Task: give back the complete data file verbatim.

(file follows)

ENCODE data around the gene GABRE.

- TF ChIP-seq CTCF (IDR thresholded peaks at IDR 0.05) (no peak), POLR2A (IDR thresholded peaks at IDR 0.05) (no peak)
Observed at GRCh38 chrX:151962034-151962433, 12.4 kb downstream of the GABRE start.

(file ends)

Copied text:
ENCODE data around the gene GABRE.

- TF ChIP-seq CTCF (IDR thresholded peaks at IDR 0.05) (no peak), POLR2A (IDR thresholded peaks at IDR 0.05) (no peak)
Observed at GRCh38 chrX:151962034-151962433, 12.4 kb downstream of the GABRE start.